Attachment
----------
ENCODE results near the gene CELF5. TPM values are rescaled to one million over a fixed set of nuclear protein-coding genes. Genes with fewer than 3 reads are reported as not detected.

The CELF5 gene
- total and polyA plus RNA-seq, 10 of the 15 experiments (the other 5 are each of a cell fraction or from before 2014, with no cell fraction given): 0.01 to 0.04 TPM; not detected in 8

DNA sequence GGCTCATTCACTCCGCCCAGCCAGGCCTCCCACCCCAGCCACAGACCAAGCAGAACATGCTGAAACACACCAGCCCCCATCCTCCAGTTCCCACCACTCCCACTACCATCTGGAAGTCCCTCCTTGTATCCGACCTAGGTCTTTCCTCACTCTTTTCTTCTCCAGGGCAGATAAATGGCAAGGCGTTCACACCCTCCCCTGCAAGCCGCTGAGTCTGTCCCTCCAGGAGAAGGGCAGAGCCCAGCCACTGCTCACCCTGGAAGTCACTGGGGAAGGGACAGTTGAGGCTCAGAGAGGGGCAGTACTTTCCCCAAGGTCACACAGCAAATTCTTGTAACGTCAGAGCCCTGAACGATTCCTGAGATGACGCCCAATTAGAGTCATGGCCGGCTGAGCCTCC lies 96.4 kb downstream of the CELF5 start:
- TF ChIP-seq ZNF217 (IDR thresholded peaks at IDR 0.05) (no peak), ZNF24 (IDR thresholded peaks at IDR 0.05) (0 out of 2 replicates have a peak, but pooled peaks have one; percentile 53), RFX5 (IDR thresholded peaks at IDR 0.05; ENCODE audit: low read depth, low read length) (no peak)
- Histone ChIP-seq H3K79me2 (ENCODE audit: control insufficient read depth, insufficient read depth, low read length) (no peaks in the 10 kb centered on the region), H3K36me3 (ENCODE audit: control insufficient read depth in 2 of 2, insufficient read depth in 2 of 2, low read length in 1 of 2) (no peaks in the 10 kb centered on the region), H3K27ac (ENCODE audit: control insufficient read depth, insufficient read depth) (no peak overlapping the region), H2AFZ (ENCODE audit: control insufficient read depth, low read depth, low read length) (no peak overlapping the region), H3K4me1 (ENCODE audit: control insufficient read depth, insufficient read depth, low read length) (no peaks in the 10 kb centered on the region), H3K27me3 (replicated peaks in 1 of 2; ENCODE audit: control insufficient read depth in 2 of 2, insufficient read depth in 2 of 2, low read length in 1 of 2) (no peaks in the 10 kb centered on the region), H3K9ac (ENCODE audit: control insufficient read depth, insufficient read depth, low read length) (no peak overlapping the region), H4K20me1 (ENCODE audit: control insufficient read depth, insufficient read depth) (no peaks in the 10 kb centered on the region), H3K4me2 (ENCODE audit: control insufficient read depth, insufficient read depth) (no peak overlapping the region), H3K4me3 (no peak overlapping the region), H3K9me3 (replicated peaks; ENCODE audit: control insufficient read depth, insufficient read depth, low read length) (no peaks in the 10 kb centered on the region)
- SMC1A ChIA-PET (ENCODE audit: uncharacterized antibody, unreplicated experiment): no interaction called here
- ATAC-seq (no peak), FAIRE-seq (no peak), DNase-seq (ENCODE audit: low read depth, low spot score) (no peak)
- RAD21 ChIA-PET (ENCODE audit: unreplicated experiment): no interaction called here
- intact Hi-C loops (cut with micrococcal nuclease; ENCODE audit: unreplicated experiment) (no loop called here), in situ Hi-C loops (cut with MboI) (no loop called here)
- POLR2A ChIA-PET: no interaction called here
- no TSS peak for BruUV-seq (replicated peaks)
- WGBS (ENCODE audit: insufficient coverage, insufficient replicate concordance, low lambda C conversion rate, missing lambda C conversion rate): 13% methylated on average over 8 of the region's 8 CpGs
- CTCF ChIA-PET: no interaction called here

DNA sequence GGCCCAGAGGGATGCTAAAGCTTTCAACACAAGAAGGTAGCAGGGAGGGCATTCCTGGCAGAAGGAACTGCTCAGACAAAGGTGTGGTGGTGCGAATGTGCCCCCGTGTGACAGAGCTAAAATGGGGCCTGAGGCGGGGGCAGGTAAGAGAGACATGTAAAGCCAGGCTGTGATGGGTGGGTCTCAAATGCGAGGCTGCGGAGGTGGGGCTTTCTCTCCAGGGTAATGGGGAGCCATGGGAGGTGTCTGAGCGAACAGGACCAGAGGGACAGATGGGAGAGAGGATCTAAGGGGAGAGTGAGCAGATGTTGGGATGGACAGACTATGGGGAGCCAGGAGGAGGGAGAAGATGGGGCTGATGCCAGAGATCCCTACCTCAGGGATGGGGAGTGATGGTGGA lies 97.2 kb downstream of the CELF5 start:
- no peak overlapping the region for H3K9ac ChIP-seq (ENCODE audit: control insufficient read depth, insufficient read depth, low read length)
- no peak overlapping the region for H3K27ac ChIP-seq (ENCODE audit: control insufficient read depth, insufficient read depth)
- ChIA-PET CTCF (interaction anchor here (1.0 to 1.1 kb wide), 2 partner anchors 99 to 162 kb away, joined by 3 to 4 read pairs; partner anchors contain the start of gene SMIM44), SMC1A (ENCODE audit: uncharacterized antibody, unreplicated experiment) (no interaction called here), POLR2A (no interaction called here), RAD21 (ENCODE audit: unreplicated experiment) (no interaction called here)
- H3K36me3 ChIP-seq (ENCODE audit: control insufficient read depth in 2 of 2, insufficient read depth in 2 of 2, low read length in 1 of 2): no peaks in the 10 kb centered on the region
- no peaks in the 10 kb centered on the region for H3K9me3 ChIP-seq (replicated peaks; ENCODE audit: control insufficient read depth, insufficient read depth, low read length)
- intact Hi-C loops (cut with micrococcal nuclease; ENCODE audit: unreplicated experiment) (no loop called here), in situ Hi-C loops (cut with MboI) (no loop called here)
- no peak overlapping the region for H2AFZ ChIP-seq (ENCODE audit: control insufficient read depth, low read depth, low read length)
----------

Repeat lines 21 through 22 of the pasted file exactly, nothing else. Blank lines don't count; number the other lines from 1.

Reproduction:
- intact Hi-C loops (cut with micrococcal nuclease; ENCODE audit: unreplicated experiment) (no loop called here), in situ Hi-C loops (cut with MboI) (no loop called here)
- no peak overlapping the region for H2AFZ ChIP-seq (ENCODE audit: control insufficient read depth, low read depth, low read length)